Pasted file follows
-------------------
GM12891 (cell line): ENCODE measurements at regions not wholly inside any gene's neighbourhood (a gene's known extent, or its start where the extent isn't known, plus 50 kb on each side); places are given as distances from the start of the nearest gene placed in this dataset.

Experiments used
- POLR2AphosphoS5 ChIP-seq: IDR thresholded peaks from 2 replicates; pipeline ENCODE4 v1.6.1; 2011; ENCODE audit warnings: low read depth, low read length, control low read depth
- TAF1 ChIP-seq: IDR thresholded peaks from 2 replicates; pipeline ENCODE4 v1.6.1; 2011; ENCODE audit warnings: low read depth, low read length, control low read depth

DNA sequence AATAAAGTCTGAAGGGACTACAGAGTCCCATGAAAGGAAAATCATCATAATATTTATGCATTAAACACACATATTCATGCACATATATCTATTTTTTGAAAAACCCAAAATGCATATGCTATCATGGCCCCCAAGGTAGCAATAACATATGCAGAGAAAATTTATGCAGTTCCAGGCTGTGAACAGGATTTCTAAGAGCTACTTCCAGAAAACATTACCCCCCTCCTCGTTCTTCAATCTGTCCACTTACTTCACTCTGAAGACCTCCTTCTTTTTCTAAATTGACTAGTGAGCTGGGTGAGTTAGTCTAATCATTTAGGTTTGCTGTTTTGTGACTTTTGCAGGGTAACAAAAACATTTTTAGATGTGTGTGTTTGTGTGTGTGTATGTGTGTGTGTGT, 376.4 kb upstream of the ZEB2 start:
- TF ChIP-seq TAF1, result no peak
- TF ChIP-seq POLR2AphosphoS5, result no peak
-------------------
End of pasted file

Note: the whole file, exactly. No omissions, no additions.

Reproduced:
GM12891 (cell line): ENCODE measurements at regions not wholly inside any gene's neighbourhood (a gene's known extent, or its start where the extent isn't known, plus 50 kb on each side); places are given as distances from the start of the nearest gene placed in this dataset.

Experiments used
- POLR2AphosphoS5 ChIP-seq: IDR thresholded peaks from 2 replicates; pipeline ENCODE4 v1.6.1; 2011; ENCODE audit warnings: low read depth, low read length, control low read depth
- TAF1 ChIP-seq: IDR thresholded peaks from 2 replicates; pipeline ENCODE4 v1.6.1; 2011; ENCODE audit warnings: low read depth, low read length, control low read depth

DNA sequence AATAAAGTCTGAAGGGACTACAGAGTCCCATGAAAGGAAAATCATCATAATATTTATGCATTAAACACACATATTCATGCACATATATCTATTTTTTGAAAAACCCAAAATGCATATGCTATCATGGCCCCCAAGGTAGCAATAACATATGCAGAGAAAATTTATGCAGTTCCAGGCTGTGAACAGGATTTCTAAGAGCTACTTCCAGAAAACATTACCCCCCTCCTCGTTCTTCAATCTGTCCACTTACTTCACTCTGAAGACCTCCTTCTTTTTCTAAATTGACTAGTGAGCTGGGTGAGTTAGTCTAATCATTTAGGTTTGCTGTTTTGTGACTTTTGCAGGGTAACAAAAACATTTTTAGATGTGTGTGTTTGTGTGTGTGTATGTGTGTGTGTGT, 376.4 kb upstream of the ZEB2 start:
- TF ChIP-seq TAF1, result no peak
- TF ChIP-seq POLR2AphosphoS5, result no peak